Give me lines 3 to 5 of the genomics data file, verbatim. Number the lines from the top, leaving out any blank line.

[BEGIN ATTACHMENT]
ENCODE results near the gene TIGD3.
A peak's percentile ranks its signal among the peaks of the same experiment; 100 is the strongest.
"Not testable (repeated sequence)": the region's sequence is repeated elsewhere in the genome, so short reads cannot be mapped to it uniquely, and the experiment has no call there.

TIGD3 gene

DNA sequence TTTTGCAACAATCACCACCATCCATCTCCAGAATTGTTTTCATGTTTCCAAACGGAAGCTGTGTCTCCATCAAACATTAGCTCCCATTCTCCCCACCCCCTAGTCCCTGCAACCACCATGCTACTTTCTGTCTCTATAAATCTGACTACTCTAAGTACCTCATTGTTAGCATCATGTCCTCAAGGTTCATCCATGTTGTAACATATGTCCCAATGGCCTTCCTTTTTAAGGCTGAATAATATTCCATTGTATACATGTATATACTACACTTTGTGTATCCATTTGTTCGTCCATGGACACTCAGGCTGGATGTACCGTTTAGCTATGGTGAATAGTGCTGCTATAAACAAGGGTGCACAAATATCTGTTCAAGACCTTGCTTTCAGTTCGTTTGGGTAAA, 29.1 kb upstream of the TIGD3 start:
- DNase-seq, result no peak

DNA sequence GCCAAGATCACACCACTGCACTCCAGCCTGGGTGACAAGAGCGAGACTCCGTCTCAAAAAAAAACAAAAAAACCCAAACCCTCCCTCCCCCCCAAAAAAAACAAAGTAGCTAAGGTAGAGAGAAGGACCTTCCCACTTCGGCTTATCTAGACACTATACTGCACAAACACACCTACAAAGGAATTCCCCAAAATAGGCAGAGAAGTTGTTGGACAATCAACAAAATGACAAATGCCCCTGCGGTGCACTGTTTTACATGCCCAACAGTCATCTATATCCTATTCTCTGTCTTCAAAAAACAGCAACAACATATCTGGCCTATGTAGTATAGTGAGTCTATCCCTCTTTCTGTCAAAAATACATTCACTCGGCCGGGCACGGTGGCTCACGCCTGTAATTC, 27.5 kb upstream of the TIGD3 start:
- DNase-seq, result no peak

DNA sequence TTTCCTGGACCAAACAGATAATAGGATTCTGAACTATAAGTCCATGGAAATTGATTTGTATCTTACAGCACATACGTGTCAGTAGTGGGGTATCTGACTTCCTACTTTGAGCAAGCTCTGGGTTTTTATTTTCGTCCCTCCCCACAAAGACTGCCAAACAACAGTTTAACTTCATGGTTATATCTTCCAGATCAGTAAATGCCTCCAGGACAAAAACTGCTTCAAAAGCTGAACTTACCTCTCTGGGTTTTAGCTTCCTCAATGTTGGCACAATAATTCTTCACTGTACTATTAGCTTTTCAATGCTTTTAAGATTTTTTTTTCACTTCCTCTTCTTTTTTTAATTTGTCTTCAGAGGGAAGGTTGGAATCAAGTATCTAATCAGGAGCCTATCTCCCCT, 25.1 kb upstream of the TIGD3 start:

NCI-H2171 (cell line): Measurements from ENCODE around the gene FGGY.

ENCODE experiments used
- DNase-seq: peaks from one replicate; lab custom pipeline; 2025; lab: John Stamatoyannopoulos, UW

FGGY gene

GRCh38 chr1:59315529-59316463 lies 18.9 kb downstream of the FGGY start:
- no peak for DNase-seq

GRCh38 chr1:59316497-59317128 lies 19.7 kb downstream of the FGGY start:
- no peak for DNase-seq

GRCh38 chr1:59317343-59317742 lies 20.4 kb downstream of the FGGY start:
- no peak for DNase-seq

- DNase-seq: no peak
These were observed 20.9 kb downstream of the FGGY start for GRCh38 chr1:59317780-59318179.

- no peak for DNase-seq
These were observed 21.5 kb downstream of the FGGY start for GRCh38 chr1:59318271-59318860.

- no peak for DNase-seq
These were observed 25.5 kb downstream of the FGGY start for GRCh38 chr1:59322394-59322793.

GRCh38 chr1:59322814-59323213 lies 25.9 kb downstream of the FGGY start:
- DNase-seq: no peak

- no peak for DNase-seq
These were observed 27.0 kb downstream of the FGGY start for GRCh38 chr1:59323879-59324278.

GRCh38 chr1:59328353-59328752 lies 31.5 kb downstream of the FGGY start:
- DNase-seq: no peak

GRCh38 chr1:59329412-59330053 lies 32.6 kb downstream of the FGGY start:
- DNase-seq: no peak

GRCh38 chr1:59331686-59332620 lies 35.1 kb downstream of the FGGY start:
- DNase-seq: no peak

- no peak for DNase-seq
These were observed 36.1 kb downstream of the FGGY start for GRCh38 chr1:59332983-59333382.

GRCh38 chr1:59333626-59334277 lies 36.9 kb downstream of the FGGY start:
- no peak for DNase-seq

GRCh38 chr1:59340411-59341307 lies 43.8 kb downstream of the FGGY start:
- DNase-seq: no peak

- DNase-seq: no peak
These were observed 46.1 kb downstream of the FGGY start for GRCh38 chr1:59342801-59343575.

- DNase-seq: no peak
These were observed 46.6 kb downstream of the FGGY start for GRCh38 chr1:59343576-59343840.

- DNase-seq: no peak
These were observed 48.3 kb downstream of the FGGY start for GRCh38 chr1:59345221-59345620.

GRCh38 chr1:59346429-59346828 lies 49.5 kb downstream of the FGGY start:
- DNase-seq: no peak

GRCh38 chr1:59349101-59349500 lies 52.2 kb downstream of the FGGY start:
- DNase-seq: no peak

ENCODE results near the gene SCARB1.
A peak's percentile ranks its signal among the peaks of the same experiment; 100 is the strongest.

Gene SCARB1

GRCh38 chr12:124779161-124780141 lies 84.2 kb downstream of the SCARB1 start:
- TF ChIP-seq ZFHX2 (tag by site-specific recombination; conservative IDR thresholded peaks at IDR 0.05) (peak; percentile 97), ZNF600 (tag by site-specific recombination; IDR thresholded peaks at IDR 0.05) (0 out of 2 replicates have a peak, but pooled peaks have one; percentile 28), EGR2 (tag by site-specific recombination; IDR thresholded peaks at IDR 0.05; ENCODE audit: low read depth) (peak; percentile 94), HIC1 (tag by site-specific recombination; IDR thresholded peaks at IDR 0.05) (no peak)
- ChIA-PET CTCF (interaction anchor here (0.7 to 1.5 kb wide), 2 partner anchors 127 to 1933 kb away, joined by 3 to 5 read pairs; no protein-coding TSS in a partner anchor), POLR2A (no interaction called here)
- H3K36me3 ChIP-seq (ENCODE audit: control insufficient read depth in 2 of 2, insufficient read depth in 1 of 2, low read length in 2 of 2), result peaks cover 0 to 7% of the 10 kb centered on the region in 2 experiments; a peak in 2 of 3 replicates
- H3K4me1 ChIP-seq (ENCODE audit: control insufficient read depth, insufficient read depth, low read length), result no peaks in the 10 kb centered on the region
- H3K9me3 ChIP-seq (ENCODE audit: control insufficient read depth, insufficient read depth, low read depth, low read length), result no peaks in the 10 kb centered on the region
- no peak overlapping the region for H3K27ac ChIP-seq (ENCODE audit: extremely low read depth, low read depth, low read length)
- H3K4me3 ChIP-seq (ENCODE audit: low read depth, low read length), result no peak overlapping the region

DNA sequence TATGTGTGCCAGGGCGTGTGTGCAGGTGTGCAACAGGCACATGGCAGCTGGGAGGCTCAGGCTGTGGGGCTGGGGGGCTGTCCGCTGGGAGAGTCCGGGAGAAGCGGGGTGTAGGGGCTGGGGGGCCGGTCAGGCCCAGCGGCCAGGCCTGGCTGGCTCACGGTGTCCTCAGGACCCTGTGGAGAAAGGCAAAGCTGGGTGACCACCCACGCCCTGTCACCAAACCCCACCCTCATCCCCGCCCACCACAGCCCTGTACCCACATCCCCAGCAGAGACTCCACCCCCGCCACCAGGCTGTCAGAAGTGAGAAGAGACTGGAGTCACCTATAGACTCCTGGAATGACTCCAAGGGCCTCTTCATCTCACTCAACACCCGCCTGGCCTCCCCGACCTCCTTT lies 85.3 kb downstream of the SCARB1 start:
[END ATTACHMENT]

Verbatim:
"Not testable (repeated sequence)": the region's sequence is repeated elsewhere in the genome, so short reads cannot be mapped to it uniquely, and the experiment has no call there.

TIGD3 gene

DNA sequence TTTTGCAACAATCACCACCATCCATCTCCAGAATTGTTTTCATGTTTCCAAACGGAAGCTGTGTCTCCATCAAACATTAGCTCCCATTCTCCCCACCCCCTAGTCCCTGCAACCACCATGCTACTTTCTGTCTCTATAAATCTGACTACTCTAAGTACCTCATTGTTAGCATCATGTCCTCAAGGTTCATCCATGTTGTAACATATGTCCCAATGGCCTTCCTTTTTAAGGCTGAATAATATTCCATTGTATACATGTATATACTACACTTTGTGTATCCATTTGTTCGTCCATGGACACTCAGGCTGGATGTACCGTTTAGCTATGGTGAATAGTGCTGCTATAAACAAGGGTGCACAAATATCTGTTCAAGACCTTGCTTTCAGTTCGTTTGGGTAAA, 29.1 kb upstream of the TIGD3 start: